One large group proved to be especially challenging for our team. Between their ever-increasing demands and our inability to meet them, frustration mounted quickly on both sides. As we approached the boiling point our boss called an emergency meeting to determine next steps. We were worn out, frustrated and short on ideas about how to meet this client’s demands.

The boss asked us for our ideas and I blurted out, “They just never should have come.”

I’ve seen some withering stares in my life but the one I received from my boss that day tops them all. Incredulous, he moved on to someone else, someone with something useful to say.

The danger of youthful idealism is that when things don’t work out as you believe they should, an immature response seems all there is to offer. It’s a place of victimization rather than agency, one of stagnation rather than creativity.

A mature idealism suggests that our highest aspirations are always tempered with the acceptance of reality, with respect for the vicissitudes of change. From that place we can responsibly say, “”We knew this was possible. It’s not what we wanted, but we knew it was possible. What’s the best we can do in this moment?”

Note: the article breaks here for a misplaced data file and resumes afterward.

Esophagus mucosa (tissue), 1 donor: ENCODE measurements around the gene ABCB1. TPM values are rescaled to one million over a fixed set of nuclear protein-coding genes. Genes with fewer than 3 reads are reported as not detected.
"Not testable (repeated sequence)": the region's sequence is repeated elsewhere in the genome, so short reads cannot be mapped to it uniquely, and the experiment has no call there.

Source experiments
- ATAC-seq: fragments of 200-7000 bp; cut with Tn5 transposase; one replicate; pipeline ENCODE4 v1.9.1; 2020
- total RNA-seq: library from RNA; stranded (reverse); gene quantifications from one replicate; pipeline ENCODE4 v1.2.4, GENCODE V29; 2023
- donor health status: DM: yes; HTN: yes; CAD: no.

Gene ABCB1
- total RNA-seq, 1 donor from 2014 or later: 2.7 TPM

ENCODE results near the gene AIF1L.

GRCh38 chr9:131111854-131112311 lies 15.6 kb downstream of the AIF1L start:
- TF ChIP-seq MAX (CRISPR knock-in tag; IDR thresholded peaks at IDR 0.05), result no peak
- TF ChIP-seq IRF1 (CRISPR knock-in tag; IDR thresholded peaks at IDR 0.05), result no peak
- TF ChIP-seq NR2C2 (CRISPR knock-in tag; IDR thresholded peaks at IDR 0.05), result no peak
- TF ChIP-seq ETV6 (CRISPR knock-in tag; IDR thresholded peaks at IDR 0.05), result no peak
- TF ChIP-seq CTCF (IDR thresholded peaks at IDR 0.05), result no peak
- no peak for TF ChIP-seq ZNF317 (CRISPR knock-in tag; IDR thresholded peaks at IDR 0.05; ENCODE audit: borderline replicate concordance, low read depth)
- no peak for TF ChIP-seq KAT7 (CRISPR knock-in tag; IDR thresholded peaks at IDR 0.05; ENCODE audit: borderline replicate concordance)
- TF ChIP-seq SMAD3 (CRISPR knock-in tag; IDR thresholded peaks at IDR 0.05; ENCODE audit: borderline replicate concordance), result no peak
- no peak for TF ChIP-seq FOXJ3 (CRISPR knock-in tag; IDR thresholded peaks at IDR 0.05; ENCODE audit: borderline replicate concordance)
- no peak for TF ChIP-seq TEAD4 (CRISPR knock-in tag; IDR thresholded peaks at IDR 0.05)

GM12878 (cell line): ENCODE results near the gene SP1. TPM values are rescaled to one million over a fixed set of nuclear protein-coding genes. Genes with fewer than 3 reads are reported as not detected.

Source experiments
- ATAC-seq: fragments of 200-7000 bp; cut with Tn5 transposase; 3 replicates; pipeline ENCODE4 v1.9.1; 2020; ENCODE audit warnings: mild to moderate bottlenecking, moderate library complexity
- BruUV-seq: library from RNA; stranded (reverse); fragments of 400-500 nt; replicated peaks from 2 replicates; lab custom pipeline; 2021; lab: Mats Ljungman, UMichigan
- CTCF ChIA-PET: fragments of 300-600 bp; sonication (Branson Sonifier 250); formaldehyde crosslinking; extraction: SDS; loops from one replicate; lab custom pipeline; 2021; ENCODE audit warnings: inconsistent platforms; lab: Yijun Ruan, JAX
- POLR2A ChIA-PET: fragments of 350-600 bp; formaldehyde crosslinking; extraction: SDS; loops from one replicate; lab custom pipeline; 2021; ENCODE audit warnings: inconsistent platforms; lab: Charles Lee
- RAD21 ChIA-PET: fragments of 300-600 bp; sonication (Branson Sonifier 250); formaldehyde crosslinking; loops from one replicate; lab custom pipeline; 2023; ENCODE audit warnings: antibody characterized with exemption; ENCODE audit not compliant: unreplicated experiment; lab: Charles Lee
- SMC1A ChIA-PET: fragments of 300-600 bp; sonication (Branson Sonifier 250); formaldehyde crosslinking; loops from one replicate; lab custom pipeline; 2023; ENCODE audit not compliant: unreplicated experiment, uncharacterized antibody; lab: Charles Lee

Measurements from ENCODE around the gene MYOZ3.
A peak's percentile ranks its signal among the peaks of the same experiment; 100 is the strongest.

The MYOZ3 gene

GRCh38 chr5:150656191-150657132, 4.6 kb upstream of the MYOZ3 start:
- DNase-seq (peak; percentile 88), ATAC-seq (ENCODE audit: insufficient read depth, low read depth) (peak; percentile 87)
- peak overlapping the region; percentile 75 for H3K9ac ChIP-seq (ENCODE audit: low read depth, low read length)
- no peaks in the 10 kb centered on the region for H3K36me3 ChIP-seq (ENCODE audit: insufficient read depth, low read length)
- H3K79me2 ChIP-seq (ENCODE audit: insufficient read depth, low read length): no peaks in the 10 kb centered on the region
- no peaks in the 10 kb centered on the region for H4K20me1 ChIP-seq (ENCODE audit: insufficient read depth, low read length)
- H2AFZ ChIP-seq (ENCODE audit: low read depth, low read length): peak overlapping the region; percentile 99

That’s a position of possibility, an opening up to what the moment has to teach us and a chance to practice the resilience necessary to make the most of it.

As the saying goes, the only way to survive keeping your head in the clouds is to have your feet firmly planted on the ground.


DAVID BERRY is the author of “A More Daring Life: Finding Voice at the Crossroads of Change” and the founder of RULE13 Learning. He speaks and writes about the complexity of leading in a changing world.